It is interesting how much we admire symmetry … unless you just happen to be in love with Picasso’s form of art.
Symmetry comes from Greek word symmetria, which implies “agreement in dimensions, due proportion, arrangement.” In everyday language, it means a sense of harmonious proportion and beautiful balance. If you are a Photoshop user, you can really make this point by slightly distorting a human face to prove how much we dislike imbalance from side to side in any form of facial feature.
This last week we saw illustrations of just how flawed our energy policy discussions are as we observed blackout conditions in the West alongside political correctness about closing down a nuclear plant in the region. We see incentives to promote solar without due regard for cost recovery and long-term planning to reflect the real costs and the sustainability of short-term decisions. We see advocates for wind without due regard for the costs to keep the grid stable with its vagaries.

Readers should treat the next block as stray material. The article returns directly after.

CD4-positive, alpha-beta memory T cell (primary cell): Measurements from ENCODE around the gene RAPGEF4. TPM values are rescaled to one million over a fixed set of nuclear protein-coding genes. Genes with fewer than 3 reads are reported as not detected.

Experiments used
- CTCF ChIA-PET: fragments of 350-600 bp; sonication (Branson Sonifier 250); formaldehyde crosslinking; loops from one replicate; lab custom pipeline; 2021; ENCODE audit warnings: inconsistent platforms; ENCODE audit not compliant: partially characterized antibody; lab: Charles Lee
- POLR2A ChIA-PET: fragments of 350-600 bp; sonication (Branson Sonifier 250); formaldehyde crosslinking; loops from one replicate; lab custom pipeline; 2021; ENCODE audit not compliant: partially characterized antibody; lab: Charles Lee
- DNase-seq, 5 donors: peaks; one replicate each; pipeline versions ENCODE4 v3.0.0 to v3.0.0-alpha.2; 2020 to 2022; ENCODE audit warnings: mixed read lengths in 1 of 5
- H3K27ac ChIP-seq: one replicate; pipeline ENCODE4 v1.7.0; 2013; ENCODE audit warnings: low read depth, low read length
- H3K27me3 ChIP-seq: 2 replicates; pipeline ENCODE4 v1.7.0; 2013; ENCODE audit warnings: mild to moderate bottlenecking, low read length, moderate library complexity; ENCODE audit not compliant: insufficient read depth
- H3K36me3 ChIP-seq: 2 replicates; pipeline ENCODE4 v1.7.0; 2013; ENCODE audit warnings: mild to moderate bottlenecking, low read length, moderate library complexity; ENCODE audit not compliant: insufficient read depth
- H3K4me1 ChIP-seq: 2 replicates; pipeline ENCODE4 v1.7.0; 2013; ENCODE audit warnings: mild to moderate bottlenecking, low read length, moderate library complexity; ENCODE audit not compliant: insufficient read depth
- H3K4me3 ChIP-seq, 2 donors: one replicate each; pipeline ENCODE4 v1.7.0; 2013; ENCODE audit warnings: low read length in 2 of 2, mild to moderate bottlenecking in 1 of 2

It seems we dislike the natural symmetries of running an electrical power system. We somehow think a beautiful thing will emerge as we forget or disregard the differences between capacity, energy, and the true operational costs of keeping the lights on in our control strategies. These are the elements of symmetry … and they are beautiful when kept in proper balance.
I guess asymmetric decisions seem perfectly OK when you simply have no idea how the electrical supply system really works.
Acting this way in my engineering profession is considered incompetence and can result in criminal charges. Yet in today’s PC energy policy world, it seems to be perfectly acceptable. There is a natural balance between energy and capacity. There are natural dependencies in the control of power flows that also require symmetrical balance. Ignoring those because they are complex to explain does not make them go away.
They will show up and present a very ugly picture … perhaps all too soon.